Common architecture patterns: The environmental impacts

In this guest post, Chris Darvill, vice president of Europe, Middle East and Africa (EMEA) solutions engineering at cloud-native API platform provider Kong, on how to make the move from monolith to microservices in an environmentally-friendly way.

The most popular transformation companies are making is the shift from monolith to microservices. With many business-critical processes still being powered by systems built in and before the 1970s, it’s a transformation that won’t let up any time soon and is one that can drive the next wave of sustainability.

It’s easy to think that replacing systems built in the 1970s with modern technology delivers an immediate efficiency gain. Microservices are independently scalable and can be individually configured, resulting in less wasteful usage of resources.

However, as we decompose the monolith into microservices, we go from a handful of in-app connections to an exponentially increasing number of microservices all talking to each other over various networks – creating a considerable increase in network traffic.

We need to ensure this increase does not translate into a net increase in resource consumption. To prevent this, we should use the most appropriate transfer protocol for the traffic. Consider implementing services in gRPC rather than REST, which tests have shown is seven to 10 times faster due to the use of HTTP/2 and streaming, and the highly compressed Protobuf message format. Additionally, think about compressing large payloads before sending them over the wire.

With an increasing amount of network traffic, it becomes imperative to manage that traffic: eradicating unnecessary requests, shortening the distance travelled, and optimising the way messages are routed. This can be achieved with a service mesh. By managing all inbound and outbound traffic on behalf of every microservice, implementing load balancing, circuit breaking and reliability functions unnecessary requests can be minimised and visibility provided into the requests that do take place.

Event-driven architectures

In our digital world, consumers expect a real-time response after an interaction. This has seen a shift from batch processing to real-time processing over the last several years, to deliver the enhanced capabilities that people expect.

Consider what real-time means: the way a system immediately reacts to something that has happened; an event, essentially.

The way this is implemented with RESTful APIs is through polling. An API is configured to run every X seconds, to check if something has happened. If nothing has, then it waits for the next poll X seconds later to see if something’s happened then. If something has happened, then it takes that data and triggers downstream processing (for example, updating a customer’s direct debit details on their profile). However 98.5% of API polls don’t return any new information. This means that most polls are a waste of energy.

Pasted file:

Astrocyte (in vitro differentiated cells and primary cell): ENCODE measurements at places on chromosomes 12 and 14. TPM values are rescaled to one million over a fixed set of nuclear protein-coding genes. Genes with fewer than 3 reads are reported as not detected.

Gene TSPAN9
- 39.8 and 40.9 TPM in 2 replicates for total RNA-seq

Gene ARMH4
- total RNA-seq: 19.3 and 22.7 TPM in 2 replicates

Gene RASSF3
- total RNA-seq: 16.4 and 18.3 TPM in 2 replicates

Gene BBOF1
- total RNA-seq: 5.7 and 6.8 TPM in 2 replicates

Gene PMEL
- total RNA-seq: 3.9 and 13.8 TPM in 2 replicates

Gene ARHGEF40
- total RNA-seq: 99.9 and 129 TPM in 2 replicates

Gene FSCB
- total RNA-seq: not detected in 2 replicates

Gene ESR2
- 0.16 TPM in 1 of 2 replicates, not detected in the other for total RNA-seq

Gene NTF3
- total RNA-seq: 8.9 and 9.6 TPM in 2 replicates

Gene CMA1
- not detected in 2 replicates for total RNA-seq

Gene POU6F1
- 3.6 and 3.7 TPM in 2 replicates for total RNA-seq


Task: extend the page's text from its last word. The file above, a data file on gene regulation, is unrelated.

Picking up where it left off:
Event-driven architectures (EDA) only act when there is something that needs to be done – consuming energy when it’s actually needed. When an “event” occurs, such as a payment details update, downstream services can be invoked to do the relevant updating.

Reusable APIs vs. point-to-point integration

A key principle of green software engineering is to use fewer resources at higher utilisation, reducing the amount of energy wasted by resources sitting in an idle state. This correlates to integration patterns: the more we reuse APIs, the less time they’re idle and therefore the less energy they waste (assuming every API call is necessary).

On the contrary, in a point-to-point approach, code is built for one specific purpose: to connect A to B. It cannot be reused for connecting B to A, sending data in the opposite direction. It cannot be reused for connecting A to C.

Assuming the average company integrates over 400 data sources, this equates to an unmanageable 159,600 single-use connections when following a point-to-point approach. That’s 159,600 individual services, all deployed on infrastructure running somewhere, using energy from somewhere to power them to sit idle the vast majority of the time. What a waste.

With this many connections, the overall architecture is complex. Pathways between systems are convoluted and unexpected, resulting in “spaghetti code.” There is a lot of wasted network traffic, trying to find the shortest path from A to B, and wasted traffic means wasted energy consumption.

On the other hand, an API-first approach leads to much simpler architectures and highly reused services, particularly those sitting around back-end systems. This means more efficient message routing and load balancing, simpler code, and higher utilisation of deployed code.

Playing our part

Whether motivated by conscience or by the fact that more efficiency means higher profits for the business, we need to acknowledge and accept there is a problem. Not just that global warming exists but that IT is a large and growing part of that problem. We know we need to fly less – why don’t we think about how we build and use technology with the same guilt?

We can make a difference. Consider following green engineering principles when building or versioning an API. When breaking down a monolith into microservices, minimise the microservice traffic. Remove unnecessary network hops.

We need to work together to figure this out and right now we’re just at the beginning.

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